Another insight she had while talking to a couple of other Americans in the institute’s cafeteria one day, was how the various language institutes differed. There were four “important” institutes then–the Centro Colombo-Americano (just four blocks up Calle 19 from the Melendez Language Institute, where she was working), the Alianza Francesa (French Alliance, sponsored by the French government, with “imported” teachers), the British Council (British English, and they too “imported” their teachers and staff) and the Von Goethe Institut, with its own German staff and teachers. There were many Colombians and foreigners who gave private classes and competition among them was fierce, so when Herman (he had anglicized the spelling of his first name because it helped attract the foreigners he wanted) Meléndez opened his institute, he had more experienced teachers than he could use. But it did not take a marketing genius to know that fresh-faced Americans speaking their own language with their own accents and colloquialisms would be a bigger draw than anything offered by the Colombo, so his institute was successful almost from the first day. Not only that, he treated his teachers well, and the rumors Grace picked up indicated that the Colombo–American-sponsored and built and even funded for many years, as a propaganda machine against “rampant Communism and other leftist ideologies in the region–simply did not.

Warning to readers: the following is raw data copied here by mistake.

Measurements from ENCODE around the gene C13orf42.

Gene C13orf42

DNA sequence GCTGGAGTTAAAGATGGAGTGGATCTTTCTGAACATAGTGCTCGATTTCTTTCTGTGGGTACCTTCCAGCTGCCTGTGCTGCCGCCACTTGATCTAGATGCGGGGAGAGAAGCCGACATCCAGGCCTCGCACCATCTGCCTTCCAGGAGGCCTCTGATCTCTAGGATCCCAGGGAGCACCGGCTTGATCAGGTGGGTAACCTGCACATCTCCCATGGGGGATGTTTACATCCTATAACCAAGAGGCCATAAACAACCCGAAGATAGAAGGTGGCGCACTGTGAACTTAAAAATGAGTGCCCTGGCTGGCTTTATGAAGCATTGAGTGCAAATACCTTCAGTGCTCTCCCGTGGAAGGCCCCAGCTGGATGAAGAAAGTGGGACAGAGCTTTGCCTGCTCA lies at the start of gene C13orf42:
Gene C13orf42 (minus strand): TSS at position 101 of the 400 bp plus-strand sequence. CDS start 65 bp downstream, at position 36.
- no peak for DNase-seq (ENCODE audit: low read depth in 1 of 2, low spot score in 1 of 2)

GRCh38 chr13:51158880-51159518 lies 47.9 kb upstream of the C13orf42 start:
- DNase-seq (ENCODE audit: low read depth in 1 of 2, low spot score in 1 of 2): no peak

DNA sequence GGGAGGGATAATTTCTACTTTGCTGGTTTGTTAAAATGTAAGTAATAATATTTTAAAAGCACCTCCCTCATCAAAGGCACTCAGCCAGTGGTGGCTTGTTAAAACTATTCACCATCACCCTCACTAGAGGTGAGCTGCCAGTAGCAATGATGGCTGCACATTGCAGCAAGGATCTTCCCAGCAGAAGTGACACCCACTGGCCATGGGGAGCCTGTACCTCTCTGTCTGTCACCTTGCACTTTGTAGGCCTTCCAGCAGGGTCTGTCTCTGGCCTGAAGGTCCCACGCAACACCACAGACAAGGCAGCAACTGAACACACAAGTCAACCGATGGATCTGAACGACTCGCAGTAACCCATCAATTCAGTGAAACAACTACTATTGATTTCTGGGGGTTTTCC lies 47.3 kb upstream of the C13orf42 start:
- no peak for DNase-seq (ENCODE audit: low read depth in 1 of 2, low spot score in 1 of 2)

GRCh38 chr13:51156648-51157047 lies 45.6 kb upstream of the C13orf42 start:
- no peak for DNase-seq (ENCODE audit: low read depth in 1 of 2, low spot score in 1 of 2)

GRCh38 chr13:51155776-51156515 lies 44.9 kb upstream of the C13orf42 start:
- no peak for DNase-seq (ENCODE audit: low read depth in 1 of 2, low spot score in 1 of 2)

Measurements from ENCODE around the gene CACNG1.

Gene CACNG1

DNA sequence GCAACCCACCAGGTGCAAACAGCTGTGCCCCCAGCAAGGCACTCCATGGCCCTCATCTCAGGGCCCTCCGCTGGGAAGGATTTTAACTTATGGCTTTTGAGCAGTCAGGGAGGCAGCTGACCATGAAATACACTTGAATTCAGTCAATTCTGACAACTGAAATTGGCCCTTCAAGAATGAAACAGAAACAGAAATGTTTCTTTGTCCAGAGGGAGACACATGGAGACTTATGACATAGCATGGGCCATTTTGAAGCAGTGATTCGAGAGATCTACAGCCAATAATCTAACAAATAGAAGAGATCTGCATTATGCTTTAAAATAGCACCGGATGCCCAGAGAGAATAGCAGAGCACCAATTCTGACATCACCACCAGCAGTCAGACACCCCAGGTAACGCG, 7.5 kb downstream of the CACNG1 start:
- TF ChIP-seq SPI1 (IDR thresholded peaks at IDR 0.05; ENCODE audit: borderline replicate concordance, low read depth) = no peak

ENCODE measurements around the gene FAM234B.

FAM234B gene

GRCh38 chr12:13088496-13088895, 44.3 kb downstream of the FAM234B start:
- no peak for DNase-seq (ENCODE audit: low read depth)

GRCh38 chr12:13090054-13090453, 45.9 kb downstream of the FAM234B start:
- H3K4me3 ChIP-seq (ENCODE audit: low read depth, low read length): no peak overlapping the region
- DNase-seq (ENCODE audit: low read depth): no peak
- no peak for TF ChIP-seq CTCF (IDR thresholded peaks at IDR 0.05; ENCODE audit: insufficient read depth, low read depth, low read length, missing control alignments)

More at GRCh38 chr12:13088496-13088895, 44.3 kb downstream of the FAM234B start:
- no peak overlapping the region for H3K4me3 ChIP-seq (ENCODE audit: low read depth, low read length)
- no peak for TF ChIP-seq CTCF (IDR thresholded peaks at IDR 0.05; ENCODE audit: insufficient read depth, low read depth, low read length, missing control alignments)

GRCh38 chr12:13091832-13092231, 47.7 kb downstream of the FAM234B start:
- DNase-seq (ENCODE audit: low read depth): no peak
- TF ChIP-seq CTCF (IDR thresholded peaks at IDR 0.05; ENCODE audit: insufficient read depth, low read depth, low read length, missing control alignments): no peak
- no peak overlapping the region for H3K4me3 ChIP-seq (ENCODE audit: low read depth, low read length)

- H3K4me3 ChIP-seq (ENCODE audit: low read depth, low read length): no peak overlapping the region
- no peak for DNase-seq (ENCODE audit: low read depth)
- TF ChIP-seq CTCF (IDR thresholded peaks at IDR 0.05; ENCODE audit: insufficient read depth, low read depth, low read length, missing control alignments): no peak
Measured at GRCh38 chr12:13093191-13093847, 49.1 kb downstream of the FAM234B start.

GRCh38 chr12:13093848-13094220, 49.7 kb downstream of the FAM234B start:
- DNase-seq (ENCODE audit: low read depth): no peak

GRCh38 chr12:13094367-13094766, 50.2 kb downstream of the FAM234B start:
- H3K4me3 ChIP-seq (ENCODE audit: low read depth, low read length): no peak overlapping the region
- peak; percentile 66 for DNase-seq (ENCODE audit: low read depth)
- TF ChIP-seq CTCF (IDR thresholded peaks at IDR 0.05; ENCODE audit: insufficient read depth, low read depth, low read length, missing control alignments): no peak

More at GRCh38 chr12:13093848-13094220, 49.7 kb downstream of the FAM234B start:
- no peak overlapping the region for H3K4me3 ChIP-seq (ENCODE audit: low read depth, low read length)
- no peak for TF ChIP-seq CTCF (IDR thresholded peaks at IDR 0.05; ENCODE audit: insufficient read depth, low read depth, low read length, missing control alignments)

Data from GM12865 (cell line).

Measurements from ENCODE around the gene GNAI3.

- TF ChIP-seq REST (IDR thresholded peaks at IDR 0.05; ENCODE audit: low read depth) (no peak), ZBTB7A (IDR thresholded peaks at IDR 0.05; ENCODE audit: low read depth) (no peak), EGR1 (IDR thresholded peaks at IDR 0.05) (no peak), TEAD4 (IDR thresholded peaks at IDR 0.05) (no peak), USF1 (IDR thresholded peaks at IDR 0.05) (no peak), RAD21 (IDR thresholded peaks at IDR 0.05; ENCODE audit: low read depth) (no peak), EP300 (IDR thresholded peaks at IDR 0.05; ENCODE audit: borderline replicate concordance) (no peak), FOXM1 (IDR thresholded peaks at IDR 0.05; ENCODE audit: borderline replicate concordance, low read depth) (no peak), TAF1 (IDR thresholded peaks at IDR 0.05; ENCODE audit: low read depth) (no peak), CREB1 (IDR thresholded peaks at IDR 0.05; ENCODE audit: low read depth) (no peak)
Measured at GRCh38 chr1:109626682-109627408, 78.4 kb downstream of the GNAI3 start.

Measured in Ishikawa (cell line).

In December 1966, when her mother and brother came for Christmas, Grace had gone to the Colombo to take their entrance exam and apply for a teaching position there. She knew she passed the exam concerning her language skills, but had “flunked” the question regarding the results of “the Michigan exams.” Afterward, someone at the Colombo explained that the Michigan exam was indeed developed by the University of Michigan (inadvertently, Grace made a face of dislike) to determine a foreigner’s level of proficiency in the English language. She replied that she was already an American, from Michigan, in fact, so how did that apply to her?

Oh well, no, it didn’t, but it was on the exam because the Colombo has standards that applicants have to meet in terms of language, et cetera, et cetera, et cetera.

In other words, the Colombo is a bureaucratic machine, and worse, Grace would be required to teach the 6 a.m. and 7 a.m. courses at least for the first year.